Mary Chesnut, wife of former US Senator James Chesnut, started to write a diary as South Carolina made the momentous decision to be the first state to secede from the Union. Her diary provides a unique perspective on the political and societal realities of life in the Confederacy as well as first-hand accounts of important events like the bombardment of Fort Sumter and the start of the Civil War.
Mary Boykin Miller was born on March 31, 1823, the daughter of Stephen Decatur Miller, an eminent South Carolina politician, who served as governor and in Congress. In April 1840, she married Chesnut, eight years her senior and another member of South Carolina’s leading class. They went to live with James’ parents at Mulberry, the Chesnut plantation three miles south of Camden. Amid the strong personalities of the Chesnut clan, Mary struggled to adjust and found life more stimulating once they moved to Washington DC when her husband took his seat at the Senate. Chesnut later became the first southerner to resign his seat in the US Senate, following Lincoln's victory in the presidential election.
Chesnut was present at the birth of the Confederacy in Montgomery, Alabama in February 1861, witnessing the inauguration of President Jefferson Davis. She also famously witnessed the outbreak of the Civil War in Charleston and feared for her husband’s safety as he served as General Beauregard’s aide.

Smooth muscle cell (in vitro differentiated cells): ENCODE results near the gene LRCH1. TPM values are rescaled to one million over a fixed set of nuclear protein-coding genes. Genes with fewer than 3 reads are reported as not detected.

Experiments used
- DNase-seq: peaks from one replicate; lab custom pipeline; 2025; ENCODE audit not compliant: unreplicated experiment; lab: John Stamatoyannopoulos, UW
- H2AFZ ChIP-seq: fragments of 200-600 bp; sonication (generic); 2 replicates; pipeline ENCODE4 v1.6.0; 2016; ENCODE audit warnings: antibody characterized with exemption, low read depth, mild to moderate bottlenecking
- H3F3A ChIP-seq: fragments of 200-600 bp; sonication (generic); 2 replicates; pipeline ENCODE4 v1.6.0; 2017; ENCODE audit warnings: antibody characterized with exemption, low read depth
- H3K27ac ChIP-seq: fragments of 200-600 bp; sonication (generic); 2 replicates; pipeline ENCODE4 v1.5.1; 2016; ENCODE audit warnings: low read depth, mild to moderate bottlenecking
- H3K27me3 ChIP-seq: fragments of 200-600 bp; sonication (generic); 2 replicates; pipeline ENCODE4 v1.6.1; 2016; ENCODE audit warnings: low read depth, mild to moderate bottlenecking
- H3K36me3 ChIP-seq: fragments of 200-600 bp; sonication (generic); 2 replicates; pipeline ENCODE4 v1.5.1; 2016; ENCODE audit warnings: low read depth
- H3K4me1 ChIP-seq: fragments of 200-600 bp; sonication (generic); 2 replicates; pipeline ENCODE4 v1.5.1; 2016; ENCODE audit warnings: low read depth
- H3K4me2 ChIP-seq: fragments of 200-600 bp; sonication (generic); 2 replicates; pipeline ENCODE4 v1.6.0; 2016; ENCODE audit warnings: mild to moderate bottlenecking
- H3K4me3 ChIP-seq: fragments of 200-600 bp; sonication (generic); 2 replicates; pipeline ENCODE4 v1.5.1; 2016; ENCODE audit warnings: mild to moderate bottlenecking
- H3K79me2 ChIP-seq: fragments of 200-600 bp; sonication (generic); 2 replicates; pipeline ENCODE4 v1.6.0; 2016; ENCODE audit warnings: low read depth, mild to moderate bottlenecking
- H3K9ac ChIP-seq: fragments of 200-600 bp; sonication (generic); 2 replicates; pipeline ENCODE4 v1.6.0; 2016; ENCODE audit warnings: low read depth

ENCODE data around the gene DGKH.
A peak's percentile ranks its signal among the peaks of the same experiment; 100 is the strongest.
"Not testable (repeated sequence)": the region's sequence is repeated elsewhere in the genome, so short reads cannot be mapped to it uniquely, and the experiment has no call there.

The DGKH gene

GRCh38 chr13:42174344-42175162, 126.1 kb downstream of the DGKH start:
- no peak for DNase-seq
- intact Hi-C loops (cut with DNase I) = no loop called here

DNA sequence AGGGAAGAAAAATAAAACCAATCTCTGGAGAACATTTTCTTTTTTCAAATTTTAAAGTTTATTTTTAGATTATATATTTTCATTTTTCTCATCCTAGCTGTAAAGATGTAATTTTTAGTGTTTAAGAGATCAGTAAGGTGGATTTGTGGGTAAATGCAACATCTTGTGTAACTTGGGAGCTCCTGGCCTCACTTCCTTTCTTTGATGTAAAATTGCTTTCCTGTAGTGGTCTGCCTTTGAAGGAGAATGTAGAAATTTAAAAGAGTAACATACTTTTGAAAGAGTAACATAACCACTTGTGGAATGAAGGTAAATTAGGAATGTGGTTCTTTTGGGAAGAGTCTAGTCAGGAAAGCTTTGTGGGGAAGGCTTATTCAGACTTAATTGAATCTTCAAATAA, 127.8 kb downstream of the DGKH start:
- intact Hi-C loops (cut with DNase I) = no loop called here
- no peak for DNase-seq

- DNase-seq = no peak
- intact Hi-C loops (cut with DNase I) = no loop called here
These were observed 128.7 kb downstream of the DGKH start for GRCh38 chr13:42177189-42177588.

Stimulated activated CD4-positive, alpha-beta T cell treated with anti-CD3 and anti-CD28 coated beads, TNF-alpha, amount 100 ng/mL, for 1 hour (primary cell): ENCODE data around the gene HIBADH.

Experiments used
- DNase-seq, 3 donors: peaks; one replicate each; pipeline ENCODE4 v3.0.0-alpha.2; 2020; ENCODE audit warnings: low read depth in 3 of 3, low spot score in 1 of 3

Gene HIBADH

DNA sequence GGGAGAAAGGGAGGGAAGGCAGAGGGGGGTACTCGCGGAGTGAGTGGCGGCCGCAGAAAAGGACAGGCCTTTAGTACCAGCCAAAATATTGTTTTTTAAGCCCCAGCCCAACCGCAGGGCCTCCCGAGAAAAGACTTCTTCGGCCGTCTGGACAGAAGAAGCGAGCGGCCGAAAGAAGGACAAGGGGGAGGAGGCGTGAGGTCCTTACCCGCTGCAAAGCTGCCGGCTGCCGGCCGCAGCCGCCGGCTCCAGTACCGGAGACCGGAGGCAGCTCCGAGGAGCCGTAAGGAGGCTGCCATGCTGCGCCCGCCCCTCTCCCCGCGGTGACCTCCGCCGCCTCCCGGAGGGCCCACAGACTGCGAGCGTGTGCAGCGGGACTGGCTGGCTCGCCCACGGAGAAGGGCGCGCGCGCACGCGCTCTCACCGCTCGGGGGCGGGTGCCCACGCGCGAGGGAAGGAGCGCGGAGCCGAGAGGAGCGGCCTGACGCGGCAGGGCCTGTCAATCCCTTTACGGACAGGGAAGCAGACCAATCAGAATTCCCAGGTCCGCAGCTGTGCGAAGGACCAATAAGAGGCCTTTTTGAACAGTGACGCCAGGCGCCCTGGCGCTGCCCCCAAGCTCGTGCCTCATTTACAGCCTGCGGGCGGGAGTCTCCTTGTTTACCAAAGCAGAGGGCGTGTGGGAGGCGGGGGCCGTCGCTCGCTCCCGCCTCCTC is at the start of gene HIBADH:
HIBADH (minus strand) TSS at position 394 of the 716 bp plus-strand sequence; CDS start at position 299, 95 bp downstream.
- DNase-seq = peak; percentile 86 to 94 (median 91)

Writing of the bombardment of Fort Sumter on April 12, 1861, she wrote:
"Do you know, after all that noise and our tears and prayers, nobody has been hurt. Sound and fury, signifying nothing. A delusion and a snare.... Carolina Institute, where secession was signed, burned down. From East Bay - along Broad St. down to the river - Mr. Petigru's house. So being antisecession does not save. The fire, as the rain, falls on the just and the unjust. Fire appeared simultaneously in several places."
She captured the tense anxiety of the battle and the jubilation that occurred once news of Major Anderson’s surrender of Fort Sumter arrived.
“Carolina Institute, where secession was signed, burned down. From East Bay - along Broad St. down to the river - Mr. Petigru’s house. So being antisecession does not save. The fire, as the rain, falls on the just and the unjust. Fire appeared simultaneously in several places.”
Chesnut’s description of the fire of December 1861, which destroyed an estimated one-quarter of Charleston, foreshadows the later destruction Charleston would face by Union bombardment. Chesnut models the uncertainty and varying fortunes of the war in her personal life as the Confederacy, so often victorious at the outset of the war, ended in defeat and economic ruin.
“Lee’s tears - outsiders’ sneers - Yankees’ jeers. Did we lose by imbecility or because one man cannot fight ten for more than four years? We waited and hoped. They organized and worked like moles, with the riches of all the world at their backs. They have made their private fortunes by their country’s war. We talked of negro recruits. The Yankees used them - 18 million against six. The odds too great.” - Chesnut in 1865 on the course of the war
Like many of the planter elite, the Chesnuts experienced financial troubles after the Civil War, losing their slaves and struggling to keep their plantations with mounting debts. She died in 1886 and was buried next to her husband in Knights Hill Cemetery in Camden, South Carolina.
The diary provides an inside look at the political and social life of the South during the Civil War South and has been called the most important work by a Confederate author by some literary scholars. As Mary had no children, before her death in 1866 she gave her diary to her closest friend, Isabella D. Martin, urging her to have it published. The diary was first published in 1905 as a heavily edited version called A Diary from Dixie. A second, annotated version was published in 1981 as Mary Chesnut's Civil War, which won the Pulitzer Prize for history.